That's, right: all that and more, all for the low, low price of clicking a play button. Got a question you want answered on the show? Hit us up on Twitter (@CBSSportsNFL ) or email will.brinson [at] cbs [dot] com .

We'll be running out a few of these a week, so there's plenty of time. Oh, and also, be a friend and subscribe either by RSS or iTunes below.

If you can't view the podcast, click here to download .
Or, make it easy on yourself and  Subscribe via iTunes .

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Posted on: August 5, 2010 8:25 pm
Edited on: August 5, 2010 8:28 pm

Miami shuffles the deck

Posted by Josh Katzowitz

Two interesting moves at Dolphins training camp today.

1) Coach Tony Sparano moved third-string C Andrew Hartline to the first team and dropped Jake Grove and Joe Berger, both going for the starting spot, to the second and third-string, respectively.

2) CB Sean Smith, who started all 16 games as a rookie last year, was dropped to the second team while Jason Allen took first-string snaps.

The significance in all this? As the Miami Herald’s Armando Salguero suggests, Smith has had a bad training camp, taking a beating from WR Brandon Marshall and other Dolphins receivers and looking disinterested at times, while Hartline – an undrafted rookie free agent from last year (pictured, right) – has a chance to win a spot somewhere on the squad.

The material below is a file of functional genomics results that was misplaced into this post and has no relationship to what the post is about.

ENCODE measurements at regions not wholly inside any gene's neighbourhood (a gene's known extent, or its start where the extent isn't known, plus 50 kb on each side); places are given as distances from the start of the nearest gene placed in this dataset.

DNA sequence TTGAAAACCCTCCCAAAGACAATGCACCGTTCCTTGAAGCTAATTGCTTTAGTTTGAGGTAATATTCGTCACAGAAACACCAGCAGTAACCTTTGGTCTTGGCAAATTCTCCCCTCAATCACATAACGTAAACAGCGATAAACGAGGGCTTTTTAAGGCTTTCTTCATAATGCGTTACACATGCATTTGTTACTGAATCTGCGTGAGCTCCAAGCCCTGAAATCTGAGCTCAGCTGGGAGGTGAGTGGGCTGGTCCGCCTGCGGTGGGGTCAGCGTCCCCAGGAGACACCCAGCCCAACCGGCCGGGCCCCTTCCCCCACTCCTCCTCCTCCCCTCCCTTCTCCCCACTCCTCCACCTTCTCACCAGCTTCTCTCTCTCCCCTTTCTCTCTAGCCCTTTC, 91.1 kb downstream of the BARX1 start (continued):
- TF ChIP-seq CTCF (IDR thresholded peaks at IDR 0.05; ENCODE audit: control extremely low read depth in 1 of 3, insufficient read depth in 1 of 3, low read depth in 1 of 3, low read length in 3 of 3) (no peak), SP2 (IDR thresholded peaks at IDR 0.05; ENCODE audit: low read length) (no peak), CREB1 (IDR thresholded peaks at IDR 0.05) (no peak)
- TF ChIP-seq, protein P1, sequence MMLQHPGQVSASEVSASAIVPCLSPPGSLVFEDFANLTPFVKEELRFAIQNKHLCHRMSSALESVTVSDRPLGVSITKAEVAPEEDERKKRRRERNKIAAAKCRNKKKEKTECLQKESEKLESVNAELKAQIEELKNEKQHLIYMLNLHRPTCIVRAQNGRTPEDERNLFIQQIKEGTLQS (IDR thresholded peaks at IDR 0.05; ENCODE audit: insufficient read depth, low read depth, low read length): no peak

The interesting part about Allen is that he’s been such a disappointment since the team took him in the first round of the 2006 draft. Salguero wrote that he doesn’t expect Allen to take Smith’s starting spot, and it’s hard to argue that point, because Allen has never given a reason for anybody to believe he can be a successful first-team player.

As for Hartline, we probably shouldn’t make too much of the move. As Dolphins Rapid Reporter Chris Perkins writes, Sparano had talked about wanting to move around some of his players.

"I feel like I'm a pretty athletic guy," Hartline told the Herald. "I feel like I can play multiple positions. I think I can play guard-center-guard so maybe they feel like they can take me instead of two guys. But I can't speak for them."

At this point, it seems unlikely Hartline could take the starting spot from Grove and Berger. Grove started 12 games last year before an ankle injury knocked him out and he run-blocks very well. Berger is better in pass-protection, but he’s also not quite as strong. Hartline is more mobile, but he’s less-experienced and spent some of last year on the practice squad.

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The views expressed in this blog are solely those of the author and do not reflect the views of CBS Sports or CBSSports.com